Kleenex Eco was the firm’s first 100% bamboo product.
As awareness of the environmental impacts of toilet paper increases, companies are offering greener alternatives, but the environmental footprint of toilet paper is complex and requires action to make it sustainable along its entire supply chain. Kimberly-Clark, for example committed to reduce its environmental footprint by 50% by 2025, in part by using more non-wood fibers in its tissue products. Kleenex Eco was the firm’s first 100% bamboo product. Who Gives a Crap and other entities have focused on high-priced eco-friendly tissue products as a niche market. Image courtesy of Kimberly-Clark.
Cottonelle toilet paper is a luxury product made by Kimberly-Clark
Cottonelle toilet paper is a luxury brand made by Kimberly-Clark, one of the largest U.S. tissue companies. The company has committed to reducing its use of natural wood fibers (primarily from northern boreal and temperate forests) by 50% by 2025 compared to a 2011 baseline. The firm’s website calls this goal “challenging,” but when asked why, a company spokesperson could add no further details. Image courtesy of Kimberly-Clark.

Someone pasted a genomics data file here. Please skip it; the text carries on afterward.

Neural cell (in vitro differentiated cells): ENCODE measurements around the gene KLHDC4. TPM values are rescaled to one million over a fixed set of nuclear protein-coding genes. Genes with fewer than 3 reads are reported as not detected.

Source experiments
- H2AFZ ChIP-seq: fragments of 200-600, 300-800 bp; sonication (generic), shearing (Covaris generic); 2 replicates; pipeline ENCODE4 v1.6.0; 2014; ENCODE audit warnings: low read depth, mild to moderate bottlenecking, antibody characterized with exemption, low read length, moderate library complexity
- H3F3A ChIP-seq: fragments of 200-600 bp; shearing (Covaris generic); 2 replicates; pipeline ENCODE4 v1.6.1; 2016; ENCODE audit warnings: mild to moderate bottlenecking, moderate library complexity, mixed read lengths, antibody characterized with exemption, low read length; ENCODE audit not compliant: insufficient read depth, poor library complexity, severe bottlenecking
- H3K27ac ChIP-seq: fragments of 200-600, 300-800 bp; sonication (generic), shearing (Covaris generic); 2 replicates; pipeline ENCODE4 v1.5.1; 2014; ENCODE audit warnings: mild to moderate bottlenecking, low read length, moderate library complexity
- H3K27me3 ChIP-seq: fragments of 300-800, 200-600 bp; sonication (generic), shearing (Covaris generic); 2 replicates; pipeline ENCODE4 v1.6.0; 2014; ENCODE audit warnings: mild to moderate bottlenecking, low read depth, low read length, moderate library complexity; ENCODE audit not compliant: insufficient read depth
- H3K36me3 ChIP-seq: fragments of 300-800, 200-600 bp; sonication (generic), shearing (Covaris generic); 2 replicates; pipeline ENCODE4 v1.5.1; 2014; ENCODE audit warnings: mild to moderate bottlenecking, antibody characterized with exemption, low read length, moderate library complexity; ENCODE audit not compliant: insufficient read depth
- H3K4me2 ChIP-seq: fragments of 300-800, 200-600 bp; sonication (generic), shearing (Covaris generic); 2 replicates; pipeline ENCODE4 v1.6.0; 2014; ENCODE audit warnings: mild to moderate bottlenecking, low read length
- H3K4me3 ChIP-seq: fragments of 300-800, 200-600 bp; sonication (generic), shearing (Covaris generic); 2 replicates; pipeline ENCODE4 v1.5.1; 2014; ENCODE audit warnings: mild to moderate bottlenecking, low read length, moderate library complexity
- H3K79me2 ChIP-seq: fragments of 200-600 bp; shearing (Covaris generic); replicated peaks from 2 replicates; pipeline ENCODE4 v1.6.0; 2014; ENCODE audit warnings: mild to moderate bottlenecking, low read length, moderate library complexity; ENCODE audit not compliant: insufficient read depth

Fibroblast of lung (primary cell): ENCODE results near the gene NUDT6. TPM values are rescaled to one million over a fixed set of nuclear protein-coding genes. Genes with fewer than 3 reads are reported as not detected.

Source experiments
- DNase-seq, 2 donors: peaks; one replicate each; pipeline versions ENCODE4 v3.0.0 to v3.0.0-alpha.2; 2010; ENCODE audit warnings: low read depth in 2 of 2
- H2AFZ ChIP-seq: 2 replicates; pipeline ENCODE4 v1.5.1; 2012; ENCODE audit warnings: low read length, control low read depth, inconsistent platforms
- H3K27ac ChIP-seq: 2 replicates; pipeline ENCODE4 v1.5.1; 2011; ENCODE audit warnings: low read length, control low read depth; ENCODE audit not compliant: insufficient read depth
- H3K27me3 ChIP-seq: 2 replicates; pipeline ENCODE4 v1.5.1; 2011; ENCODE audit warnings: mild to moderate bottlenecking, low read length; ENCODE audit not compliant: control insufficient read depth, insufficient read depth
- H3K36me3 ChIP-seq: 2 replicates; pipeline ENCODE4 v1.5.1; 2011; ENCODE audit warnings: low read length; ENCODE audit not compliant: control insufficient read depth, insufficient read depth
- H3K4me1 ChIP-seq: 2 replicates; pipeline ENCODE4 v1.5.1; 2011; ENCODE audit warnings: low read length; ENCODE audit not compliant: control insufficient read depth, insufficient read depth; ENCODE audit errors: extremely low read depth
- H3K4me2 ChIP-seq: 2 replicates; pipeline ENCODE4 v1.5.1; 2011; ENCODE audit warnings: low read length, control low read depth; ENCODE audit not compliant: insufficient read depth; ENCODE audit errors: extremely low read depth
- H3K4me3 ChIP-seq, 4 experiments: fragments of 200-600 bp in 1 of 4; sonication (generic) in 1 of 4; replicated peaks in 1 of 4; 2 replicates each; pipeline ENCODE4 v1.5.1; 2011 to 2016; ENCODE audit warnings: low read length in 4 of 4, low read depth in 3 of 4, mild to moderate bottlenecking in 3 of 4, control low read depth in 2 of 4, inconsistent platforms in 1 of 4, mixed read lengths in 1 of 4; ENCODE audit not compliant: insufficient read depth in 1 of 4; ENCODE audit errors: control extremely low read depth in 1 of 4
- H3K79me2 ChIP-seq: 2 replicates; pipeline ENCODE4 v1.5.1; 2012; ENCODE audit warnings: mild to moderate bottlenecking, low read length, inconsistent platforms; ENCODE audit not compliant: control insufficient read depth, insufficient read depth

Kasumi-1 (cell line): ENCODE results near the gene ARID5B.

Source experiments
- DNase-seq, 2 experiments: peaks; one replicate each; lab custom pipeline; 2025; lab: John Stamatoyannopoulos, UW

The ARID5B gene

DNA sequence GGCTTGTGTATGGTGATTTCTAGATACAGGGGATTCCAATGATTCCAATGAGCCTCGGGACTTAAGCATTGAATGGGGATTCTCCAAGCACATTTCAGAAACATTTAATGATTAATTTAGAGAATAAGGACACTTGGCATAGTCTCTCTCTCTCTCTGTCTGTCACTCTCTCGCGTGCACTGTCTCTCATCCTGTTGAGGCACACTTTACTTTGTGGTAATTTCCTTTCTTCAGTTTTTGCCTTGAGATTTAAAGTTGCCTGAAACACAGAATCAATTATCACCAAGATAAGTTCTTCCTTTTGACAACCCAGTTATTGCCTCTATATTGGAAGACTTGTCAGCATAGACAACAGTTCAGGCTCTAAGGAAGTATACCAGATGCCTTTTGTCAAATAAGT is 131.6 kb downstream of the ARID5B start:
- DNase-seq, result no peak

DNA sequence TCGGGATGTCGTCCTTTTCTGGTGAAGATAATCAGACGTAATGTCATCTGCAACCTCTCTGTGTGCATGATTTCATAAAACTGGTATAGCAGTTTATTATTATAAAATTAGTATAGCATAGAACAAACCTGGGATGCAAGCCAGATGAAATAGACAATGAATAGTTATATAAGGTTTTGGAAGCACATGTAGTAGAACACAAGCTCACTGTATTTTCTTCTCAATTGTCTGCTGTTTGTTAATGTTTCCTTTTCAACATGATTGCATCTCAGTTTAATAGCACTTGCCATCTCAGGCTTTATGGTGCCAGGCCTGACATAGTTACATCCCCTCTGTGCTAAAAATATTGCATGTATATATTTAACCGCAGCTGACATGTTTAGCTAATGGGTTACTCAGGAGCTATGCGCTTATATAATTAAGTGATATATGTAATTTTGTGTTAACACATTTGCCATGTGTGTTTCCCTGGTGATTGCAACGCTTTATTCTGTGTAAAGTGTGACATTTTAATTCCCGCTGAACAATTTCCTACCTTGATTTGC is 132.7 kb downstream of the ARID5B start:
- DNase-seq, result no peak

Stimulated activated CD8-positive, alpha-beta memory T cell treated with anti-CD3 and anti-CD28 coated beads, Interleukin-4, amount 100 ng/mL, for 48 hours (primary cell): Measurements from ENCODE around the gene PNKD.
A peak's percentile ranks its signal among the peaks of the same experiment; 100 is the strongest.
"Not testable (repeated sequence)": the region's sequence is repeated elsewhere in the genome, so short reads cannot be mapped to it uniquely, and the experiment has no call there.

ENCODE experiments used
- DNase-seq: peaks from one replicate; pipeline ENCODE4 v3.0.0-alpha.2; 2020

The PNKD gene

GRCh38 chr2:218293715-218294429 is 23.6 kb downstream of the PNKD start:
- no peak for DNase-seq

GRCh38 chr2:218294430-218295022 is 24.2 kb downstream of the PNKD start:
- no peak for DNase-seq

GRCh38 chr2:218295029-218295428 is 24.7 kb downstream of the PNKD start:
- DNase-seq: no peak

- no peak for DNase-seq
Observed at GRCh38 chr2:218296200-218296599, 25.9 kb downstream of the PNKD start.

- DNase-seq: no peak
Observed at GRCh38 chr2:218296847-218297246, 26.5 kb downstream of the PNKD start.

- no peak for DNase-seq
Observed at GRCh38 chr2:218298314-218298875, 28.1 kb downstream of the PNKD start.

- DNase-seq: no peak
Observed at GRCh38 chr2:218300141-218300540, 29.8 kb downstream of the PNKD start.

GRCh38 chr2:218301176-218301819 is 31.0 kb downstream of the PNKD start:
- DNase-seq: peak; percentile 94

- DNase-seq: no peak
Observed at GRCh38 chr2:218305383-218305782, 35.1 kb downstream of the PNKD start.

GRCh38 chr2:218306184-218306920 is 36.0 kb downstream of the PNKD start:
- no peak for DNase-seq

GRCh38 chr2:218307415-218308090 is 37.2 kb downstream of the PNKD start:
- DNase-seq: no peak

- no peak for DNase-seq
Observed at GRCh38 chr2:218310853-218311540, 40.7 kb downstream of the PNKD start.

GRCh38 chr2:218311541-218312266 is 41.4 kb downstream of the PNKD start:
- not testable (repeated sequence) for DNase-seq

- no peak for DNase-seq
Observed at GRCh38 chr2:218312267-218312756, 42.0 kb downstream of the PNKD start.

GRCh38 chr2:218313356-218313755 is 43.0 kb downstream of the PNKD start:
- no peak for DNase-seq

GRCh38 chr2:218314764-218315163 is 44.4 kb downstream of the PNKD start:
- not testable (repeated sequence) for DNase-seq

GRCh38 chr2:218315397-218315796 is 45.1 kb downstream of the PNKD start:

After the flush

Toilet paper impacts accumulate as the product is packaged and transported, and finally used and disposed of.